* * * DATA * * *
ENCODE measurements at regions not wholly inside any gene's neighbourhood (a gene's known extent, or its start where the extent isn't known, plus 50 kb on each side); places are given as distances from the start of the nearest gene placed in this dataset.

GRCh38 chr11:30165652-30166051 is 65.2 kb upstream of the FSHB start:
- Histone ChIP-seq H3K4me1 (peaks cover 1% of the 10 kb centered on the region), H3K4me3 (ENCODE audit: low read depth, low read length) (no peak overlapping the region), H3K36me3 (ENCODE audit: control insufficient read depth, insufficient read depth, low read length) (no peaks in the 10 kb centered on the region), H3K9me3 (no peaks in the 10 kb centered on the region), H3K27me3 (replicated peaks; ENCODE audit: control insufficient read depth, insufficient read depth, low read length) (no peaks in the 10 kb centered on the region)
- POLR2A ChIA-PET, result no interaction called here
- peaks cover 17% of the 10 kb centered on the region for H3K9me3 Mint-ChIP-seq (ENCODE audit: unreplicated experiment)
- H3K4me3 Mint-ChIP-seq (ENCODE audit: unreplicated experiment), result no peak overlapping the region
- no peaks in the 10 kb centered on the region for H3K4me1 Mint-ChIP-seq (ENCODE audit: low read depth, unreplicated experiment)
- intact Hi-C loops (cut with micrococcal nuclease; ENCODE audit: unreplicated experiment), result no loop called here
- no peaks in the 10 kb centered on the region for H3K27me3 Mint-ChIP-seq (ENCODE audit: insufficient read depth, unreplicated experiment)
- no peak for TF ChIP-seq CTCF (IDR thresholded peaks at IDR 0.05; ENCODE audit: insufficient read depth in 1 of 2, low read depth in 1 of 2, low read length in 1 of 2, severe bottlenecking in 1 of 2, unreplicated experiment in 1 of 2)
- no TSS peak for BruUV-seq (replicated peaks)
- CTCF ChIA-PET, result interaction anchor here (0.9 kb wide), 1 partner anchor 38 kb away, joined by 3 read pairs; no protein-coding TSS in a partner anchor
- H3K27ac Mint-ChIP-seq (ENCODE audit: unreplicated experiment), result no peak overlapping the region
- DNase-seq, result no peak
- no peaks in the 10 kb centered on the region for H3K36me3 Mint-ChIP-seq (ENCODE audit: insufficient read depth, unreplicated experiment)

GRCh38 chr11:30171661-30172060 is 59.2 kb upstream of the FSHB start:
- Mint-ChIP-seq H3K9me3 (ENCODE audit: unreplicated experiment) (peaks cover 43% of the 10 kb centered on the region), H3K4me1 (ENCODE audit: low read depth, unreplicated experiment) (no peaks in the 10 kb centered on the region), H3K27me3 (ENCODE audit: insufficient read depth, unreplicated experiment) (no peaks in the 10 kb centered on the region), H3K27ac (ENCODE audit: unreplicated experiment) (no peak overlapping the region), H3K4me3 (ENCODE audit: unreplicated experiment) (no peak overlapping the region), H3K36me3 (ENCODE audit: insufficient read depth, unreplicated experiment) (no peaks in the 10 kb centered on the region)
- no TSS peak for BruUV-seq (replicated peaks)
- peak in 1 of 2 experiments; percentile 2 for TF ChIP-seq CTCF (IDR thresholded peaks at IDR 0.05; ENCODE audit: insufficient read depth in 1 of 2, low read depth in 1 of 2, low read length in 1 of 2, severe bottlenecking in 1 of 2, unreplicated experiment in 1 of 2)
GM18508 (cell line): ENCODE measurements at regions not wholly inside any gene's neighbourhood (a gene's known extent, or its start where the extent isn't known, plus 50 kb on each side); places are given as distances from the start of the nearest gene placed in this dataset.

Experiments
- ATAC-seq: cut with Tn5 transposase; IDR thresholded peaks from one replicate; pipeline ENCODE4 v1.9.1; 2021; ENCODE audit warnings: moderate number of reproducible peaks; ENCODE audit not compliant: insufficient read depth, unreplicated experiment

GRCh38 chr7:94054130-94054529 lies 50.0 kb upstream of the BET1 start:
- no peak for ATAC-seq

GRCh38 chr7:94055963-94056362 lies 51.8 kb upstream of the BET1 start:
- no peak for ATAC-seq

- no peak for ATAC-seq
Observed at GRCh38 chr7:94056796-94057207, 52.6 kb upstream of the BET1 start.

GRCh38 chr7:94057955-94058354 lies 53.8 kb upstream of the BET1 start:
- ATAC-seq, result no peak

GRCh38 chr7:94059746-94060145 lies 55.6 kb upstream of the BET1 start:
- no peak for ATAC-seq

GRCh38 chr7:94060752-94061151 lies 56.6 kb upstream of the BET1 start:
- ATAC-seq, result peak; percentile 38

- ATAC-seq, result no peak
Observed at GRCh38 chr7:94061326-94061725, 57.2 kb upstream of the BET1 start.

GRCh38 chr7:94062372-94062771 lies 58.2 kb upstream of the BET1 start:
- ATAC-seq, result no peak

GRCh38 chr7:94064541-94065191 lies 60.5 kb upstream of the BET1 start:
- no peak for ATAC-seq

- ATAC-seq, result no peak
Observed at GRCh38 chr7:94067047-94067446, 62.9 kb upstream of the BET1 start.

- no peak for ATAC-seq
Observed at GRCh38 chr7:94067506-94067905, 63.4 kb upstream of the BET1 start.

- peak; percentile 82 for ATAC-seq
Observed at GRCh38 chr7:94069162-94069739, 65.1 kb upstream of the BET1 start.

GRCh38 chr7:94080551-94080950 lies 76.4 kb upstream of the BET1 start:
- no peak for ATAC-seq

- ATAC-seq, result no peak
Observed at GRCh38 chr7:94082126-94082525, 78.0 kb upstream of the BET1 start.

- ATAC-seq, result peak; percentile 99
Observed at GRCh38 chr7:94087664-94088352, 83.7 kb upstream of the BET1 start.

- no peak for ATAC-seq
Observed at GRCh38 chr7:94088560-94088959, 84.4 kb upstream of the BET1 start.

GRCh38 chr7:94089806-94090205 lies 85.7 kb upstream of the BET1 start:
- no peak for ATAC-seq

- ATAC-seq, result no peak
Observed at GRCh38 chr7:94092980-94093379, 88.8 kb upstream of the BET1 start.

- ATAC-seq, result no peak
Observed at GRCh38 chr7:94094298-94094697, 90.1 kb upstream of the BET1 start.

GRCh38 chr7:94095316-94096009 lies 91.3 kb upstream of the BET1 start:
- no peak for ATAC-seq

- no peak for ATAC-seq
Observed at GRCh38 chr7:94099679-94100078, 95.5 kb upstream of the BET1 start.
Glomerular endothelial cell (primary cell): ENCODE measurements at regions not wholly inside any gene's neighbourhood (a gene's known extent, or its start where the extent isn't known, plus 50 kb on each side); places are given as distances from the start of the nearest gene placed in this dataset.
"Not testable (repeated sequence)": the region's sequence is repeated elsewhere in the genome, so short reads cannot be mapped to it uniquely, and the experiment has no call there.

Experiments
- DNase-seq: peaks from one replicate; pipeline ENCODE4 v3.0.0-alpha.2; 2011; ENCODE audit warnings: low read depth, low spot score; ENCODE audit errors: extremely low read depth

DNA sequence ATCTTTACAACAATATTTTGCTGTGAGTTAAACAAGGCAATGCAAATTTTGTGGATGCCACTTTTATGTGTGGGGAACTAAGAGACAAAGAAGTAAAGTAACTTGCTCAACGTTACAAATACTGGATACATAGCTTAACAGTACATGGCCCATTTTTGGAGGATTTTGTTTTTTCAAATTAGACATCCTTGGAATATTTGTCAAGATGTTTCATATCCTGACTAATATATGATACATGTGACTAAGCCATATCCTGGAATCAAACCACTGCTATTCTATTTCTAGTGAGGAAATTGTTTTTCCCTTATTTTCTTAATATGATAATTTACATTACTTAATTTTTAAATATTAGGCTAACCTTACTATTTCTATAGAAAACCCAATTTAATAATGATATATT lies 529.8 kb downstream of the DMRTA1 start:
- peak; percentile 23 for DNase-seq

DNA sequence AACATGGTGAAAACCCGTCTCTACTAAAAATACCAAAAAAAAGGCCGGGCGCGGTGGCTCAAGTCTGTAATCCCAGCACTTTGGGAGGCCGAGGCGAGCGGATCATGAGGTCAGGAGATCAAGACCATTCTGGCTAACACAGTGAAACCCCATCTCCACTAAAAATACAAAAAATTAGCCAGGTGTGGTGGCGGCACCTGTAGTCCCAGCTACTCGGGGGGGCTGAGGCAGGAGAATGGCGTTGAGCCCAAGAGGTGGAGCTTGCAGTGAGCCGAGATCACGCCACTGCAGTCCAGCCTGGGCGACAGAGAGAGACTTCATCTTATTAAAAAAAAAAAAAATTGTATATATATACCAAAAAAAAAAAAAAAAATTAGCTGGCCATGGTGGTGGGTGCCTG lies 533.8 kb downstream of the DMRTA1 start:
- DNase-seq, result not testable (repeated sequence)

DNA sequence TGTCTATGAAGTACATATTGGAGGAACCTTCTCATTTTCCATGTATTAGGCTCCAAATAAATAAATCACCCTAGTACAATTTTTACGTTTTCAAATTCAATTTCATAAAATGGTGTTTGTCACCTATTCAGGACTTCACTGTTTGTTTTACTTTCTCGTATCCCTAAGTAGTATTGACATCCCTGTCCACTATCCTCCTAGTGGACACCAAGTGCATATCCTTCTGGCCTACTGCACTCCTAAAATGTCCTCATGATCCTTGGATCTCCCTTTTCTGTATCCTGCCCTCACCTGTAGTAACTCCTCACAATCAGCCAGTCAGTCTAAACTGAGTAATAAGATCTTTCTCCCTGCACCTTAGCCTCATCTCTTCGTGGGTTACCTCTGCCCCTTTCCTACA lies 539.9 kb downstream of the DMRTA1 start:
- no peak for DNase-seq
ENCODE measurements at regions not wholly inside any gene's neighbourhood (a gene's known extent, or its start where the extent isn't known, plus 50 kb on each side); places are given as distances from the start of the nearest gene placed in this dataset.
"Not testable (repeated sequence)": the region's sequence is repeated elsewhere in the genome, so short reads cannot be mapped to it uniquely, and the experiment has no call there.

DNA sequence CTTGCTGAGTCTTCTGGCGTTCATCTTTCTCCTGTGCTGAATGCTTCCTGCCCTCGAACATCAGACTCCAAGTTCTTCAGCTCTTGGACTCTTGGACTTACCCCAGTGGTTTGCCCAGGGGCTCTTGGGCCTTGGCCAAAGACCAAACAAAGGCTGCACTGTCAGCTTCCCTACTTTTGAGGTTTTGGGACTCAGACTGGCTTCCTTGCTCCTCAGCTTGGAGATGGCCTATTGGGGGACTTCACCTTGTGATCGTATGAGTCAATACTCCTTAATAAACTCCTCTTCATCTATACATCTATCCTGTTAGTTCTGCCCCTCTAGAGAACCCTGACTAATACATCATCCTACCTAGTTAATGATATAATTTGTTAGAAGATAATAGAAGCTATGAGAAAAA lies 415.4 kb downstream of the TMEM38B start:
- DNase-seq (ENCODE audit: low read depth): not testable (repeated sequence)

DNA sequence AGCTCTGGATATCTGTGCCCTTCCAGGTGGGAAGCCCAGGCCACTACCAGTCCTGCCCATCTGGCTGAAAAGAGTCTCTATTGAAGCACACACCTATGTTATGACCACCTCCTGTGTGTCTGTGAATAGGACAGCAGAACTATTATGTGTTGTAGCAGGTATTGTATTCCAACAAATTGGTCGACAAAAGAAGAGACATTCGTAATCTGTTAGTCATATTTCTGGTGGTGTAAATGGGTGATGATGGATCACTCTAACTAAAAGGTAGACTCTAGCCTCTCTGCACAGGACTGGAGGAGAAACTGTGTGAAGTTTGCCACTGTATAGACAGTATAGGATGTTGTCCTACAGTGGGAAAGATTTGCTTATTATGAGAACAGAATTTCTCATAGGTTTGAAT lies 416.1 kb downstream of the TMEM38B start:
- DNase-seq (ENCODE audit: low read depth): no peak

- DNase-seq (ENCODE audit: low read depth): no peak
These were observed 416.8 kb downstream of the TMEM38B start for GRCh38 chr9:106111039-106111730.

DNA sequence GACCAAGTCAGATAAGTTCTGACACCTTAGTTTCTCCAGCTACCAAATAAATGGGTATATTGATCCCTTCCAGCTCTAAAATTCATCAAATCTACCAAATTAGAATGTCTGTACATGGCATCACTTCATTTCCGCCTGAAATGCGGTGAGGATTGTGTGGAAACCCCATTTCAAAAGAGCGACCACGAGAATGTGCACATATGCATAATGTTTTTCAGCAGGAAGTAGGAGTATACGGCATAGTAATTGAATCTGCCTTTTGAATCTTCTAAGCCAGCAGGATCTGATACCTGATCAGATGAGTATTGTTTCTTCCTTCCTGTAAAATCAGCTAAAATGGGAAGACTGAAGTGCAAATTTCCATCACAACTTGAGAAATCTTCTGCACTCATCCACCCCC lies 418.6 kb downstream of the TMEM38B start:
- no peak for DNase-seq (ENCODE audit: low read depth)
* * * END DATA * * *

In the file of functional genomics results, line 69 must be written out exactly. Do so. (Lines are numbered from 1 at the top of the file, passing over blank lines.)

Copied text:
DNA sequence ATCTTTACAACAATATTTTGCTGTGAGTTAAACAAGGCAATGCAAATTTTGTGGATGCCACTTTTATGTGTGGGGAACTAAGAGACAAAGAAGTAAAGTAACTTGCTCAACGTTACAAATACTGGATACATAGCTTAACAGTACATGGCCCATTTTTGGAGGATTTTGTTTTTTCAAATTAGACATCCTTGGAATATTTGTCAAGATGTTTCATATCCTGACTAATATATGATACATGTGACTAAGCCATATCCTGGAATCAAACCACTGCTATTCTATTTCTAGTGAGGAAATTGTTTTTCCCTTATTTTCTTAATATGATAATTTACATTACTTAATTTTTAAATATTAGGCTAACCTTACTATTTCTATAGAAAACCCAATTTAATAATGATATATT lies 529.8 kb downstream of the DMRTA1 start: